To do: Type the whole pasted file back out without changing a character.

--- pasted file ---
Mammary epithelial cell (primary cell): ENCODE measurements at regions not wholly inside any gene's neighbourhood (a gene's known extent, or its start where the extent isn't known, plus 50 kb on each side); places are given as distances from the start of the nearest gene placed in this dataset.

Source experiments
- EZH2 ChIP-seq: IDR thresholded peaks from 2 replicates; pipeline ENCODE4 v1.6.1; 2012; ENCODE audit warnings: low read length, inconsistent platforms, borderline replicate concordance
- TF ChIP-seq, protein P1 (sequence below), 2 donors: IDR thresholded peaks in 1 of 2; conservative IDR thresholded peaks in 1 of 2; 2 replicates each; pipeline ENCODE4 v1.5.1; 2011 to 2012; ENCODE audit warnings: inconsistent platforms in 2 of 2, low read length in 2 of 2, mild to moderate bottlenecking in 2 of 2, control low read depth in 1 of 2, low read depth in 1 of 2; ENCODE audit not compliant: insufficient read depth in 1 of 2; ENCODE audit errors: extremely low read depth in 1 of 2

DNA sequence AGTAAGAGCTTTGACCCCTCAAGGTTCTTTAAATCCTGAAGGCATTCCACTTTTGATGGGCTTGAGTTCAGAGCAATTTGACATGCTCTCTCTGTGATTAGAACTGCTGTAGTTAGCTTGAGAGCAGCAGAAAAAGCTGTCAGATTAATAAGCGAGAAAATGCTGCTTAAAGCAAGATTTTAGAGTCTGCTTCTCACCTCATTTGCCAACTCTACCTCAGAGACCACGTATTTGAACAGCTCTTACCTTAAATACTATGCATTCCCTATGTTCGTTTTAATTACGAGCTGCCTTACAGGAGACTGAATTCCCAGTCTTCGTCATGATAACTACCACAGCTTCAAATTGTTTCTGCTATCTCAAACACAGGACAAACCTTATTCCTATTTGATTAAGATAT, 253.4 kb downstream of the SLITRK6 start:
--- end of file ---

Mammary epithelial cell (primary cell): ENCODE measurements at regions not wholly inside any gene's neighbourhood (a gene's known extent, or its start where the extent isn't known, plus 50 kb on each side); places are given as distances from the start of the nearest gene placed in this dataset.

Source experiments
- EZH2 ChIP-seq: IDR thresholded peaks from 2 replicates; pipeline ENCODE4 v1.6.1; 2012; ENCODE audit warnings: low read length, inconsistent platforms, borderline replicate concordance
- TF ChIP-seq, protein P1 (sequence below), 2 donors: IDR thresholded peaks in 1 of 2; conservative IDR thresholded peaks in 1 of 2; 2 replicates each; pipeline ENCODE4 v1.5.1; 2011 to 2012; ENCODE audit warnings: inconsistent platforms in 2 of 2, low read length in 2 of 2, mild to moderate bottlenecking in 2 of 2, control low read depth in 1 of 2, low read depth in 1 of 2; ENCODE audit not compliant: insufficient read depth in 1 of 2; ENCODE audit errors: extremely low read depth in 1 of 2

DNA sequence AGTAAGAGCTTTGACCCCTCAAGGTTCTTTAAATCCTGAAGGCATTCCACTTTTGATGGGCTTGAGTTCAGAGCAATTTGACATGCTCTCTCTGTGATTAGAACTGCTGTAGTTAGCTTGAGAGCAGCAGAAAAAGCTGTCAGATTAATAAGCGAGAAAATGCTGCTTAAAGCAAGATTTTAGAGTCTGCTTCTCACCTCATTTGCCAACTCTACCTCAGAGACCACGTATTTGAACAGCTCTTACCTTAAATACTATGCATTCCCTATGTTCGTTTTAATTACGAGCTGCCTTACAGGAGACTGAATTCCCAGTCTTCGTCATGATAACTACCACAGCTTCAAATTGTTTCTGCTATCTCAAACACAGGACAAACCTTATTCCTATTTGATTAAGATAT, 253.4 kb downstream of the SLITRK6 start: